03
Feb
18

Malted barley sourdough bread

Linking through several gravitars, lead me this site , The Zero Waste Chef(Link)https://zerowastechef.com/2015/09/17/sourdough-bread/

Recent reading on sourdough technics gave way to this loaf. Milling grains for beer, or more accurately crushing malted barley, I tightened up the Victoria mill for a fine grind of barley , that being 120 caramel/crystal malt. This mix will lead to a dark gold color as the barley is roasted, 120 being the color scale measurment of the malt. Just as a side note, this is how your red, porters and stout beers account for their color. The dark roasted grains may be an aquired taste.

https://www.morebeer.com/products/briess-caramel-120l-malt.html

Now I didn’t get the exact measurement of barley in addition to the 1 kg all purpose flour , probably around 1/2 cup, the new technics were to age the soughdough starter AND what’s know as a leven by soaking the grains, the all purpose flour, with water. Sour dough bread is a non yeast bread relying on the starter to provide the fermentation. 

OK, if time is on your side, as this is a long process, that being, the proofing, and temperature plays into the completion of the bread. Experience is the best teacher in this type of baking. My process is harvesting some starter from the crock in the fridge to start, feeding the crock ,before returning into cold storage. 

Now I fed the starter with the barley flour and water and prepared the leven as well. The very active starter didn’t take long to bubble and from prior failed proof of concepts, ( that’s a literal “proof”) with the additive of barley, an overnight soak sounds like a good idea for fussy grains like whole wheat and fresh ground barley malt who seem to take their time absorbing liquids.

The sourdough barley malt starter.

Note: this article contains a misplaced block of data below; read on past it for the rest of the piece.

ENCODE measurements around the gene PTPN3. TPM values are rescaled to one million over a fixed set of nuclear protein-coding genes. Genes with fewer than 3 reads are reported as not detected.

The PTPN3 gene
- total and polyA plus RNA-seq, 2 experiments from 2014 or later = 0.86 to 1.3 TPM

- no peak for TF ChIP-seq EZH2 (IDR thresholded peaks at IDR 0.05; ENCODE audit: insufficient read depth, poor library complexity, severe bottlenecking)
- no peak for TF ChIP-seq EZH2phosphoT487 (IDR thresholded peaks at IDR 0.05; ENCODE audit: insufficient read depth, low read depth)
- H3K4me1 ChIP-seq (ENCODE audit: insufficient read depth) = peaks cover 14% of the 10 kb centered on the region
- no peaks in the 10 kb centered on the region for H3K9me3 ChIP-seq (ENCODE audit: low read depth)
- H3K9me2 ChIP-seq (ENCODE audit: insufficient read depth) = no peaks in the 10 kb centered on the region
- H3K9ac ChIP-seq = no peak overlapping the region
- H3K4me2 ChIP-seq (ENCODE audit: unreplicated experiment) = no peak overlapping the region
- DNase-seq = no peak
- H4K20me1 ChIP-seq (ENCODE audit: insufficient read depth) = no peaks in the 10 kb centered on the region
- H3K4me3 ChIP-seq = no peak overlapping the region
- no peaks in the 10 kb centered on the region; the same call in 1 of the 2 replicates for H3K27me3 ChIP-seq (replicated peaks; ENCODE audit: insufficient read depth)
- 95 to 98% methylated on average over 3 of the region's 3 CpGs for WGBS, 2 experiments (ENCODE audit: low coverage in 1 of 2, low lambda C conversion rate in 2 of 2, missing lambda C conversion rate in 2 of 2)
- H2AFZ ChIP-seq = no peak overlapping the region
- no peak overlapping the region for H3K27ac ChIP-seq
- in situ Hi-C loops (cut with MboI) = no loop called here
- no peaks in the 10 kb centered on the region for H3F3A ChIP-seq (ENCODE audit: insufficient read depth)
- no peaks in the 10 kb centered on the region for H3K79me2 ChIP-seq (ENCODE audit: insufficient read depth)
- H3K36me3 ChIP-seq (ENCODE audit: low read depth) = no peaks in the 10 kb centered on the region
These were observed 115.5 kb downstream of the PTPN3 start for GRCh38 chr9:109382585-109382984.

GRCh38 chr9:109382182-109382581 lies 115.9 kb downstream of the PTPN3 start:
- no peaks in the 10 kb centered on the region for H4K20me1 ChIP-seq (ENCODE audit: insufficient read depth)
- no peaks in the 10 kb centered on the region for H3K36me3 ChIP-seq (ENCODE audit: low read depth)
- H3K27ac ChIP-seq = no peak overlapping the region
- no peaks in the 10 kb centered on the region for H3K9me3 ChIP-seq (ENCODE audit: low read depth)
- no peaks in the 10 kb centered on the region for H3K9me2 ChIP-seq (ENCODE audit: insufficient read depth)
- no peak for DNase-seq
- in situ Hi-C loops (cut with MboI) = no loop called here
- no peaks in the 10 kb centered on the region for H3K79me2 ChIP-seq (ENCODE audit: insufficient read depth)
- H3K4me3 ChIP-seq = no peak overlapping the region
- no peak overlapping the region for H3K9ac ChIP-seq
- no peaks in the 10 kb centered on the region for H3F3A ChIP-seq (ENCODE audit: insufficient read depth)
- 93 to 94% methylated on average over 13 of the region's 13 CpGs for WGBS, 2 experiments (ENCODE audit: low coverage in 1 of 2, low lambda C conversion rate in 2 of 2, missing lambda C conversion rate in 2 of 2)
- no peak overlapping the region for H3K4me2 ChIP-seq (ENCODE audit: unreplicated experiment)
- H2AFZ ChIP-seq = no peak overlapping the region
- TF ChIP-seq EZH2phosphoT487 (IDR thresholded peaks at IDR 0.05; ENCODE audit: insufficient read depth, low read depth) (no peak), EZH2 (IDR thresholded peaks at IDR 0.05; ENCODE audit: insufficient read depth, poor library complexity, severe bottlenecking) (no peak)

After an overnight stay, Now it’s a simple matter of mixing the starter and the leven. You can see the roasted barley bits in the dough.

Runny very hydrated dough , pre globular !

It’s Alive ! The organism starts to grow and pick up a cohesive texture, turn every hour or so, I find that tilting the bowl to the horizontal and utility a spatula dipped in water will easily fold the entity.

I used the floured towel and bowl method to nest the slow ferment the globular organism.


Several points to consider, the dough stuck to the towel when moved to the Dutch oven, being a pottery one versus cast iron with the bumpy top as result. Internal temp at the finish is 200 degrees Fahrenheit.  The next loaf will be either a lower oven temp or less cover off baking time. 

Several hours later, in the Dutch oven, the result.

A dark crust, crunchy right from the oven the apparent dark grains has a part to play in the finish color.

As apparent by the white dough spots (I split the main ferment into 2 bowls) the leven and starter did not fully mix in some areas, the dough was mixed in kitchen aid bowls and had a flour ball at the bottom, I just let it go. A marble loaf possible using 2 different color dough. The crumb airy and light not like other sours that I have baked that were the dense variety. (Small green fleck is from broccoli 🙂

One trait I notice with the sour ferments is that the crumb has a slight rubbery texture even though no oils were added, not like a slightly grainy finish from yeast/all purpose flour mixes or those with semolina additions.

“The toast test” , nice caramelisation at the edge, tender crunch. I need to improve storage as a plastic bag storage yielded a soft crust the next day. (Actually broiled both sides)


One other ferment  was placed stasis refrigeration, warming up to be nest fermented and baked. 

Taste is a earthy barley background clinging dark malt aftertaste. Do you taste your ingredients? That’s how to become familiar with the different flavours. Taste and smell the flours and grains that you use in recipes. Always have some ferment going on in the house. Fit in the mixing , fermentation, and baking to your schedule and it will become an aquired skill. 


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